I turn to Stewart Stevenson's amendments and offer the reassurance that the member is seeking. We have never suggested that the proposals are about just legislation. In fact, we have always emphasised that the opposite is the case. No one measure can deal with the problem of antisocial behaviour. A comprehensive approach is required, as I am sure Stewart Stevenson recognises. Assessment of the effectiveness of the range of measures that we are introducing is critical and essential to what we are trying to do. Bill Aitken had a point when he said that we would conduct such an assessment in any event—we research ASBOs currently. There was a debate in the committee about ASBOs and the fact that they are applied unevenly throughout Scotland and we need to understand why that is the case. I am keen to know why some local authorities perform extraordinarily well in tackling antisocial behaviour through the use of ASBOs, but others do not. There are issues to be considered.
It is critically important that we monitor and evaluate the exercise of the dispersal power. Normally, the Executive's response would be to say that it is doing that in any event and that such provision does not need to be made on the face of the bill. However, given the Parliament's desire to ensure that we analyse appropriately, publish research and engage appropriately with the Parliament—Stewart Stevenson spoke about testing the effectiveness of the power and examining the detail of its use—I am happy to support amendment 95. I hope that that gives the member the reassurance that he was seeking.
We will not support amendment 164, because we argue that some flexibility is needed in the commencement of the provision. That is just proper business management.
That is very kind. It does the minister great credit that at stage 3, when she has her army behind her, she has recognised the force of an argument put by members from other parties. I thank her for that. I remind the minister that the real report card will be delivered in 2007. Our opinion will not matter one whit if she has failed outside the chamber.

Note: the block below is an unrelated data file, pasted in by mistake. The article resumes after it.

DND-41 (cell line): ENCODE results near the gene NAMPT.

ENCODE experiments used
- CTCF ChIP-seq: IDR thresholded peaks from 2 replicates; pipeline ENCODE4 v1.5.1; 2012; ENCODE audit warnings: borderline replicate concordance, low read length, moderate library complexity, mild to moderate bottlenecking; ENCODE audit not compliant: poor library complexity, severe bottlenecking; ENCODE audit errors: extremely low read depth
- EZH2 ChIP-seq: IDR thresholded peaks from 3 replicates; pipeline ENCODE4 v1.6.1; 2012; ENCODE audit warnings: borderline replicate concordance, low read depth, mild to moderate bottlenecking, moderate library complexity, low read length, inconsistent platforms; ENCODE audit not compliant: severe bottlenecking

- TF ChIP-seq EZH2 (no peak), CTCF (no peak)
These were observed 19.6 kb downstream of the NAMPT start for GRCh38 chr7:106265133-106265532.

I take on board entirely what the minister said about amendment 164. When the time comes, I will not move that amendment.
Division number 4
For: Adam, Brian, Alexander, Ms Wendy, Baillie, Jackie, Baird, Shiona, Baker, Richard, Ballance, Chris, Ballard, Mark, Barrie, Scott, Boyack, Sarah, Brankin, Rhona, Brown, Robert, Butler, Bill, Byrne, Ms Rosemary, Canavan, Dennis, Chisholm, Malcolm, Craigie, Cathie, Cunningham, Roseanna, Curran, Frances, Curran, Ms Margaret, Deacon, Susan, Eadie, Helen, Ewing, Fergus, Ewing, Mrs Margaret, Ferguson, Patricia, Finnie, Ross, Fox, Colin, Gibson, Rob, Gillon, Karen, Godman, Trish, Gorrie, Donald, Grahame, Christine, Harper, Robin, Harvie, Patrick, Henry, Hugh, Home Robertson, Mr John, Hughes, Janis, Ingram, Mr Adam, Jackson, Dr Sylvia, Jackson, Gordon, Jamieson, Cathy, Jamieson, Margaret, Kane, Rosie, Kerr, Mr Andy, Lamont, Johann, Leckie, Carolyn, Livingstone, Marilyn, Lochhead, Richard, Lyon, George, MacAskill, Mr Kenny, Macdonald, Lewis, Macintosh, Mr Kenneth, Maclean, Kate, Macmillan, Maureen, Martin, Paul, Marwick, Tricia, Mather, Jim, Matheson, Michael, Maxwell, Mr Stewart, May, Christine, McAveety, Mr Frank, McCabe, Mr Tom, McConnell, Mr Jack, McFee, Mr Bruce, McMahon, Michael, McNeil, Mr Duncan, McNeill, Pauline, McNulty, Des, Morgan, Alasdair, Morrison, Mr Alasdair, Muldoon, Bristow, Mulligan, Mrs Mary, Mundell, David, Munro, John Farquhar, Murray, Dr Elaine, Neil, Alex, Oldfather, Irene, Peacock, Peter, Peattie, Cathy, Pringle, Mike, Purvis, Jeremy, Radcliffe, Nora, Raffan, Mr Keith, Robison, Shona, Robson, Euan, Rumbles, Mike, Ruskell, Mr Mark, Scott, Eleanor, Scott, Tavish, Sheridan, Tommy, Smith, Elaine, Smith, Iain, Smith, Margaret, Stephen, Nicol, Stevenson, Stewart, Stone, Mr Jamie, Sturgeon, Nicola, Swinburne, John, Turner, Dr Jean, Wallace, Mr Jim, Watson, Mike, Welsh, Mr Andrew, White, Ms Sandra, Whitefield, Karen, Wilson, Allan
Against: Aitken, Bill, Brocklebank, Mr Ted, Davidson, Mr David, Douglas-Hamilton, Lord James, Fergusson, Alex, Fraser, Murdo, Gallie, Phil, Goldie, Miss Annabel, Johnstone, Alex, MacDonald, Margo, McGrigor, Mr Jamie, McLetchie, David, Milne, Mrs Nanette, Mitchell, Margaret, Scanlon, Mary, Scott, John